Associate Professor of Theology, Seattle Pacific University
“For if any one is a hearer of the word and not a doer, he is like a man who observes his natural face in a mirror; for he observes himself and goes away and at once forgets what he was like.” (James 1:23)
There is no justice without sight.
How can we begin to see what justice might look like if we cannot acknowledge our nation’s cataracts? How does a nation that perpetually responds to threats to its “security” with tens of thousands of troops, drones, and other murderous technologies begin to speak peace in its own cities and suburbs? We are so drunk with our own power that we see even the smallest affront as having murderous intent and respond with a force inflated with the steroids of wealth and fear, killing the guilty and the innocent alike all the while imagining ourselves as the innocent victims.
When will America begin to see itself as it is? When will it flee from its self-deception and remember its legacy? We are a nation built upon a color line. It is a line that does not need to be spoken, but winds itself around the necks of the dark peoples of this nation with distorted images and “probable cause” and “diseased” illegal aliens and the presumption of black criminality that defunds schools and builds prisons.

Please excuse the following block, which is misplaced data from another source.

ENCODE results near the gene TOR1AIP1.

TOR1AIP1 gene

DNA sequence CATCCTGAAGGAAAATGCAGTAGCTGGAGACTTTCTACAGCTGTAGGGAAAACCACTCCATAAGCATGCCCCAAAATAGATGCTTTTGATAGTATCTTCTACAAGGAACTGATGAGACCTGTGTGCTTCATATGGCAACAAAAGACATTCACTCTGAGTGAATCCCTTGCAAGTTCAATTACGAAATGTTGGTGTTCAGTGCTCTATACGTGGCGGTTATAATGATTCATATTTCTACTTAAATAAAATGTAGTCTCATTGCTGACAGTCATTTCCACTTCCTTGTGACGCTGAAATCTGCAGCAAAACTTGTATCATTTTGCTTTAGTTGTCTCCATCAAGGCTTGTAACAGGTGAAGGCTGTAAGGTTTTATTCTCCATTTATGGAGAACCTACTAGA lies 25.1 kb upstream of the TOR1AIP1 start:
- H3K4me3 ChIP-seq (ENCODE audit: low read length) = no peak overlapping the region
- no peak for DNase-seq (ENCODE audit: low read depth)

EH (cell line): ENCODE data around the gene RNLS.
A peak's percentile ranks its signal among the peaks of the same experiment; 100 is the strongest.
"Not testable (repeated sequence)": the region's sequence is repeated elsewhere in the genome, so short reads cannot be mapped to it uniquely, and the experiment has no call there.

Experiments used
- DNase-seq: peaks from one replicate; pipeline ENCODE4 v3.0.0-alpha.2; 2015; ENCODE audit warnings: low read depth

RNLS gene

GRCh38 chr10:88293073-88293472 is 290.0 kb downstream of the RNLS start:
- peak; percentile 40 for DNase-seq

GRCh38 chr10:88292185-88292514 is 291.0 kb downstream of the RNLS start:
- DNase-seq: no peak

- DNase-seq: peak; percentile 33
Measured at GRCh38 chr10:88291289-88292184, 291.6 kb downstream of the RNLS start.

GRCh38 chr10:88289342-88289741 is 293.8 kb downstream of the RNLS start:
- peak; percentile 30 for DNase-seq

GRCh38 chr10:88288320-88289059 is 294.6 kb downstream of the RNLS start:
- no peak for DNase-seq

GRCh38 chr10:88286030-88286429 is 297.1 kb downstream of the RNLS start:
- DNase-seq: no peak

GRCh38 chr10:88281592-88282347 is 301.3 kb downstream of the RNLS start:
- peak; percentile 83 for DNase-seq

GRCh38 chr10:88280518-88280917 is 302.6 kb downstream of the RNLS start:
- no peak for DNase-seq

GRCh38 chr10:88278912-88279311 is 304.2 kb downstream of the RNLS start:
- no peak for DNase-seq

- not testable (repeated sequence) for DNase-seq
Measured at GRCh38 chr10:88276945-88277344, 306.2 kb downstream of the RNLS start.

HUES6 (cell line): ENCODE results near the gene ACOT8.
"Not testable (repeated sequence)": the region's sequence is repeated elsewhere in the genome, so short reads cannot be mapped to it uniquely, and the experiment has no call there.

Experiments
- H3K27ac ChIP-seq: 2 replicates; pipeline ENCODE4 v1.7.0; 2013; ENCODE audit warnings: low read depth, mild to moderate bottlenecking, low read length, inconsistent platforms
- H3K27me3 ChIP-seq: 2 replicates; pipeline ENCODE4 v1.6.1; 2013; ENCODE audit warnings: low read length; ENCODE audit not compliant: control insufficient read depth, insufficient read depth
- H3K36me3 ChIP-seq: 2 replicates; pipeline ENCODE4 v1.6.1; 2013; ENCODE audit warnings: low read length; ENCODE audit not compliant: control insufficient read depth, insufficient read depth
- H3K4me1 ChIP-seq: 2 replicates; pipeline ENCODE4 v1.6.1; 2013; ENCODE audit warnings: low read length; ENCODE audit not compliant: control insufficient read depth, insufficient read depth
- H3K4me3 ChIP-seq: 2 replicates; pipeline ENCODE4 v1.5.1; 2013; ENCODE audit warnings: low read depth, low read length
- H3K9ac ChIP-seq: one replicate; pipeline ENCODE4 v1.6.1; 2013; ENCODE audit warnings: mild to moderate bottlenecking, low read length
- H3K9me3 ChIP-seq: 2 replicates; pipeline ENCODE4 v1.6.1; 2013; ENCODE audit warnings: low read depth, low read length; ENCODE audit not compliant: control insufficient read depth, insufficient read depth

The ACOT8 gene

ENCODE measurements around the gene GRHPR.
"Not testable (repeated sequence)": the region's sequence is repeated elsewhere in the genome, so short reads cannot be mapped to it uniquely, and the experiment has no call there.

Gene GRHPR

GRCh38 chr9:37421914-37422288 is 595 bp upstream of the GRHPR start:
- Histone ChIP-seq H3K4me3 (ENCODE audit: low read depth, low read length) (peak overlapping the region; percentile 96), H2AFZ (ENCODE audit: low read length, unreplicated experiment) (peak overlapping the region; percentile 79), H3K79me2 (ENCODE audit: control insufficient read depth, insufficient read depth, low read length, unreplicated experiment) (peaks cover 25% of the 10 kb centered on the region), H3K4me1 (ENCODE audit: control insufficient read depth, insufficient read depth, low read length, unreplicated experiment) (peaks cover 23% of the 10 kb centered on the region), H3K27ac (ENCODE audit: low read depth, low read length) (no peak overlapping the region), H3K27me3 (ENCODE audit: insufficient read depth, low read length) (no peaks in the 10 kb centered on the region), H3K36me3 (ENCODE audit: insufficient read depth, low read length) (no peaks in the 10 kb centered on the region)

We cannot know justice until we can begin to see ourselves as we are: a nation that does not see itself as it is. Do we have the courage to glance at the mirror again? What will we see in our schools, in our neighborhoods, in our cities and our workplaces? Can we begin to see ourselves in the words spoken to us by those who have been killed, jailed, and oppressed for so long?